At Curology, we check our envloader configuration file into version control so that our application always accesses the correct parameter values based on the code revision that is in use.

When a new developer initially pulls the application code, they simply run the generate command to configure their development environment instead of having to manually set various environment variables.

When configurations need to be created, deleted, or updated, developers can modify them within AWS Parameter Store without affecting any of the running application environments since the code references specific parameters and versions. Once the parameters have been updated in AWS, developers simply edit the parameterList in the envloader configuration file by adding or removing parameters, or updating the versions of the parameters they are modifying. On deploy, the generate command will load the updated list of parameters.

Versioning also allows for quick and easy rollbacks to older parameter versions if needed. In the event that something goes wrong, developers can simply rollback to a previous code revision, which contains the list of corresponding parameters and versions to load for that specific revision.


In addition to loading values from Parameter Store, you can also tell envloader to incorporate values from an override .env file. The values in your override file will take precedence over the values in Parameter Store when running the generate command. Overrides can be useful when you want to test changes locally before adding them to AWS.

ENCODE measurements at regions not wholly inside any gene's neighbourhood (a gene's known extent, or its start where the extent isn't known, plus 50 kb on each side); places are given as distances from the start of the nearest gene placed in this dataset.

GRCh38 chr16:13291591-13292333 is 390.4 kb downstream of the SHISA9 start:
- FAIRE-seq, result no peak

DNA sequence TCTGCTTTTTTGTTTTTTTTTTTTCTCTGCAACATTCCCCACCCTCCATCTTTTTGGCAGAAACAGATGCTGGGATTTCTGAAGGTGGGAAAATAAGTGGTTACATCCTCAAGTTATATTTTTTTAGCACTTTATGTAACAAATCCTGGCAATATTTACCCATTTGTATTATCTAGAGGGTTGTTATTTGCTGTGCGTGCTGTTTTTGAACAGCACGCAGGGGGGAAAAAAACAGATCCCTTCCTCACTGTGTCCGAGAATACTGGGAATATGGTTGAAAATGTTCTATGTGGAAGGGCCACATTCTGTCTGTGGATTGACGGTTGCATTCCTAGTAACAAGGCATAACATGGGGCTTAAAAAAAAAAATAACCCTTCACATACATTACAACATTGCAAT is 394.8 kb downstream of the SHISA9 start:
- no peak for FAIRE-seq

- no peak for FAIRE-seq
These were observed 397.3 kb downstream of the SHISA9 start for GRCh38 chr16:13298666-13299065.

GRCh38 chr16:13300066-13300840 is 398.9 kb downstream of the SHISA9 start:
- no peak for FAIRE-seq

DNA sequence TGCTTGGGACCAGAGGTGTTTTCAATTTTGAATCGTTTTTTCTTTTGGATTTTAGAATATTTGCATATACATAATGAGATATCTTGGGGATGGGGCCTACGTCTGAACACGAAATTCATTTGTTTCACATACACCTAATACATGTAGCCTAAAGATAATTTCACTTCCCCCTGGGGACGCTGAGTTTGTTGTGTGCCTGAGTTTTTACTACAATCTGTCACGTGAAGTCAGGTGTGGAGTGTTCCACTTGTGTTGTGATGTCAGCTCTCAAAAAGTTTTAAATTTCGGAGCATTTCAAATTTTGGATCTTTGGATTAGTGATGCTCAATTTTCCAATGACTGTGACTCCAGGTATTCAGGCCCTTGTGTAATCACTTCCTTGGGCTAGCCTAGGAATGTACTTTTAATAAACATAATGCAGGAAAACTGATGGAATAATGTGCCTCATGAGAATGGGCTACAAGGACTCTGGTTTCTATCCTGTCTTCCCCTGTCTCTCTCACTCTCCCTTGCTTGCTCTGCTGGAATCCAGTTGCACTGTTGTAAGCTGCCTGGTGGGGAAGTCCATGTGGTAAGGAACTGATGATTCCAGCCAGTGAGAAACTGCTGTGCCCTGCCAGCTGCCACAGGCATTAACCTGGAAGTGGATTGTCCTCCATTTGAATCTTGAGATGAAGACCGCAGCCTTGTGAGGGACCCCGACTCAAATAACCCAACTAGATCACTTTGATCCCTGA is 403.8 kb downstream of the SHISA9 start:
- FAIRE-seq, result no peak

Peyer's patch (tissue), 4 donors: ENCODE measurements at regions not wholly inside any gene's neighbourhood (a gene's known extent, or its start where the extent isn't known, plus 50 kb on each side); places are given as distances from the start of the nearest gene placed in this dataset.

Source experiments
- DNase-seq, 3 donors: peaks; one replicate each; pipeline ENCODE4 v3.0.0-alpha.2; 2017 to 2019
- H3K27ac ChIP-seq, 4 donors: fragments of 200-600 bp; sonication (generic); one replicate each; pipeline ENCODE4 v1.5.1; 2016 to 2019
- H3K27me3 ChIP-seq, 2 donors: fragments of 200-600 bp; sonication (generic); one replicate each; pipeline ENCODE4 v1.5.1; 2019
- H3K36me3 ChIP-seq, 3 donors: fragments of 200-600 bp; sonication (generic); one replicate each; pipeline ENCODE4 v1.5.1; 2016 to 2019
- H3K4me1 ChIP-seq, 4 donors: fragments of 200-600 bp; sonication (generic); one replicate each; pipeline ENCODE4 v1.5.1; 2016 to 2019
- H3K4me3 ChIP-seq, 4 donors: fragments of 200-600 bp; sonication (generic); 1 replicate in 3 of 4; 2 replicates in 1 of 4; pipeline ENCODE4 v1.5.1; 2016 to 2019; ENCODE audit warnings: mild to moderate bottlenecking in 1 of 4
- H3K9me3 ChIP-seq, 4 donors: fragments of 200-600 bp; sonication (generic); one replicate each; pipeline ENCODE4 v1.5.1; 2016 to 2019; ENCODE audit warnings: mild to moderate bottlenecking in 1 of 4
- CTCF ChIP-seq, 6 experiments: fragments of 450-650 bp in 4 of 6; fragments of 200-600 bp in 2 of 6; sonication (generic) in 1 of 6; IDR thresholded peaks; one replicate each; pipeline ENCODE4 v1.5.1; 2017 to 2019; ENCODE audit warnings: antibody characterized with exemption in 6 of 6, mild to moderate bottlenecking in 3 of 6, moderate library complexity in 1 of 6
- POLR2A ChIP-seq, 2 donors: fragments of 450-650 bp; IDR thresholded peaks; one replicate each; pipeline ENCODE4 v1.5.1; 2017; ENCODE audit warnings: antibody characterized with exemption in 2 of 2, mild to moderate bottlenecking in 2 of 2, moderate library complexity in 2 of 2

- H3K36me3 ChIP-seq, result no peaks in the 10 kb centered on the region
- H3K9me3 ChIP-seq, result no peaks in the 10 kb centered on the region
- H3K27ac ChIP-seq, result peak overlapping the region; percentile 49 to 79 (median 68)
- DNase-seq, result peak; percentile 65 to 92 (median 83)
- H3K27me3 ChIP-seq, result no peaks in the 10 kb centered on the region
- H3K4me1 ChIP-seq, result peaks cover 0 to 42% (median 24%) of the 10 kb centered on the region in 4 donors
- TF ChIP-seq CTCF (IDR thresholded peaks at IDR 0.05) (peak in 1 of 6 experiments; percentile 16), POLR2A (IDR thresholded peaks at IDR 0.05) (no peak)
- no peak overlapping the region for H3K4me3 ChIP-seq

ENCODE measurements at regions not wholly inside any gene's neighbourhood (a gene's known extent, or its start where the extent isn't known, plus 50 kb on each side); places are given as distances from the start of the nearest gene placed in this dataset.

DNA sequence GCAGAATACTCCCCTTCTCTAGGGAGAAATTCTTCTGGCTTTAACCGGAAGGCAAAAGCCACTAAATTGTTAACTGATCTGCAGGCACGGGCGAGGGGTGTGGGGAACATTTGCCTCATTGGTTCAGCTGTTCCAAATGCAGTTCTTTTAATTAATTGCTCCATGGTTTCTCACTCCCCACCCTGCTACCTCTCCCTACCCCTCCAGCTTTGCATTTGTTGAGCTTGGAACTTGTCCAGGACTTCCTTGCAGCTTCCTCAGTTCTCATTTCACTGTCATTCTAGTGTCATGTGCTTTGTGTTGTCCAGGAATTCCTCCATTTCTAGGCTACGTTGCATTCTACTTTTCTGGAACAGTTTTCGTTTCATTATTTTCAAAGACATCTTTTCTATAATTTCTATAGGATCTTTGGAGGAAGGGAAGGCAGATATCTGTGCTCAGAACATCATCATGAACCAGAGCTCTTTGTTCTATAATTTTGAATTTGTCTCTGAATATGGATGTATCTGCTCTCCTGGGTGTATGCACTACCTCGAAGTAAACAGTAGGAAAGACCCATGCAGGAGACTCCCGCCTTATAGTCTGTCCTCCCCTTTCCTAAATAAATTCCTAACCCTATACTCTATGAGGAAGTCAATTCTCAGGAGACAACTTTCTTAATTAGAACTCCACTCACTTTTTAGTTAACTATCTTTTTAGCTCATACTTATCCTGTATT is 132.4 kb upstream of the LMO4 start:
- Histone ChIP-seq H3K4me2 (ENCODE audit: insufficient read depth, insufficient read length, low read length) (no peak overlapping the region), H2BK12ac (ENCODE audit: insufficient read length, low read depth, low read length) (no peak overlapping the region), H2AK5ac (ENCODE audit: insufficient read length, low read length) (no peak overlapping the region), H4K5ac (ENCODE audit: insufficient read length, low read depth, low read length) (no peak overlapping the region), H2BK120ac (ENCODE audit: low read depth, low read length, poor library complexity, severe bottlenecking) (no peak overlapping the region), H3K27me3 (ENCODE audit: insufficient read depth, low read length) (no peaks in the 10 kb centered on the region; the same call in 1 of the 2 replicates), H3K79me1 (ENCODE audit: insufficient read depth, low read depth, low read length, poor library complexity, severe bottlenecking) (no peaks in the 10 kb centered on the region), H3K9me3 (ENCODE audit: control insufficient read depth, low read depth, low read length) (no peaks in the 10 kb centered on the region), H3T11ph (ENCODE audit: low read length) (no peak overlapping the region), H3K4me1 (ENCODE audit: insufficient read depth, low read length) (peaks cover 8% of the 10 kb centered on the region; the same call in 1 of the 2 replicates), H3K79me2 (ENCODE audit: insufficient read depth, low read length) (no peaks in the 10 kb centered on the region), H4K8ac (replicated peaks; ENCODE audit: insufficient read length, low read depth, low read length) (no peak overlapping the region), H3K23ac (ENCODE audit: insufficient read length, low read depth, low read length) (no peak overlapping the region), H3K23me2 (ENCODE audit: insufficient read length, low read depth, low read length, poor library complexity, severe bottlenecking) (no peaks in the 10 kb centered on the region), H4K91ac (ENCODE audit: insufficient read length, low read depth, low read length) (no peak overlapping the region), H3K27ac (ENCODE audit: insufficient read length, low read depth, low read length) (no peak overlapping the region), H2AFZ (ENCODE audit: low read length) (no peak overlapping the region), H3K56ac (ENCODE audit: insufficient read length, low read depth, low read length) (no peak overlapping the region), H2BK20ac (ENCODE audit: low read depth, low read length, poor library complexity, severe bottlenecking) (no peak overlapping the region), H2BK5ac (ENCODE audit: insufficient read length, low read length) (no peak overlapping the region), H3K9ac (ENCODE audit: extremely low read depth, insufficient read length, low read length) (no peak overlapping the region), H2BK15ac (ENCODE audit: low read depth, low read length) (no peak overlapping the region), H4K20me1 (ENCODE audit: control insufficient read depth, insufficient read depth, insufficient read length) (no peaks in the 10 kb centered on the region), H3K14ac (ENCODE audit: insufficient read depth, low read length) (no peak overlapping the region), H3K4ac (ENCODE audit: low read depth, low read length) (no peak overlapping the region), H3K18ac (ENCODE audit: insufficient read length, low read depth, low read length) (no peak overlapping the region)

In your configuration file, specify the path to your override file using the configuration option envOverridePath:

After running the generate command, we can see that the entry OVERRIDDEN=”new value” from our .env.override file will override the parameter /envloader-test/overridden=old value. This results in OVERRIDDEN having the value new value instead of the value in AWS, old value

Additionally, the override value EXTRA is also included in the generated file, despite not overriding a parameter in the parameterList.

The generated .env file will still contain the overridden values from AWS for your reference; however, they will remain commented out.


You may also use variable substitutions within your parameters. For substitution to work properly, you must first specify referenced parameters in the parameterList before listing the parameters that reference them. The ordering of the parameterList will be preserved in the generated .env file.

To reference another parameter, use the form: ${PARAMETER_TO_REFERENCE} ( where PARAMETER_TO_REFERENCE is the name of the parameter you are referencing) in capitals, without the version and parameterPrefix.

For example, let’s say we have the following parameters in AWS Parameter store:

In your configuration file, ensure that the referenced parameter (/envloader-test/simple) appears before the referencing parameter (/envloader-test/substitution) in the parameterList:

After generating the .env file, we can see that the variable SUBSTITUTION has successfully referenced the value of SIMPLE (hello):

* * * * * * * * * * * * * * * * * * * * *

envloader is now available on packagist and github. We welcome contributions and hope that others will find this tool as useful as we do!

Join us

We believe great skin should be a fact of life, not a luxury

View open positions